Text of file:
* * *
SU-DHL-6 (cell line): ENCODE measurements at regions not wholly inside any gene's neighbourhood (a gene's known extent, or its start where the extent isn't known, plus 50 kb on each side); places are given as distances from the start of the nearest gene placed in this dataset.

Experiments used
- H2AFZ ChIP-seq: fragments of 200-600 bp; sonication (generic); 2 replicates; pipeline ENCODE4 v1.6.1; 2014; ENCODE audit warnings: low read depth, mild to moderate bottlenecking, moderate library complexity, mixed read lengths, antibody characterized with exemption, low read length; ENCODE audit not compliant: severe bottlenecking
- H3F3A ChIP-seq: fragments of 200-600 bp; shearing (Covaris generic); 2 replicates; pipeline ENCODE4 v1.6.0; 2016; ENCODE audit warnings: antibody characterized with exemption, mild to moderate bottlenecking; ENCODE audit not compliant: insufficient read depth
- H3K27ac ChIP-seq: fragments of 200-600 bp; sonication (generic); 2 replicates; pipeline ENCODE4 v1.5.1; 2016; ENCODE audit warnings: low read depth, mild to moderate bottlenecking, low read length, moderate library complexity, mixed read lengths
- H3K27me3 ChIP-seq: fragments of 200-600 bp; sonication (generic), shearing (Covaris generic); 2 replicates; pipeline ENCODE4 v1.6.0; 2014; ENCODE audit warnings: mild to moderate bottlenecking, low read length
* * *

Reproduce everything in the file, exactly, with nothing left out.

SU-DHL-6 (cell line): ENCODE measurements at regions not wholly inside any gene's neighbourhood (a gene's known extent, or its start where the extent isn't known, plus 50 kb on each side); places are given as distances from the start of the nearest gene placed in this dataset.

Experiments used
- H2AFZ ChIP-seq: fragments of 200-600 bp; sonication (generic); 2 replicates; pipeline ENCODE4 v1.6.1; 2014; ENCODE audit warnings: low read depth, mild to moderate bottlenecking, moderate library complexity, mixed read lengths, antibody characterized with exemption, low read length; ENCODE audit not compliant: severe bottlenecking
- H3F3A ChIP-seq: fragments of 200-600 bp; shearing (Covaris generic); 2 replicates; pipeline ENCODE4 v1.6.0; 2016; ENCODE audit warnings: antibody characterized with exemption, mild to moderate bottlenecking; ENCODE audit not compliant: insufficient read depth
- H3K27ac ChIP-seq: fragments of 200-600 bp; sonication (generic); 2 replicates; pipeline ENCODE4 v1.5.1; 2016; ENCODE audit warnings: low read depth, mild to moderate bottlenecking, low read length, moderate library complexity, mixed read lengths
- H3K27me3 ChIP-seq: fragments of 200-600 bp; sonication (generic), shearing (Covaris generic); 2 replicates; pipeline ENCODE4 v1.6.0; 2014; ENCODE audit warnings: mild to moderate bottlenecking, low read length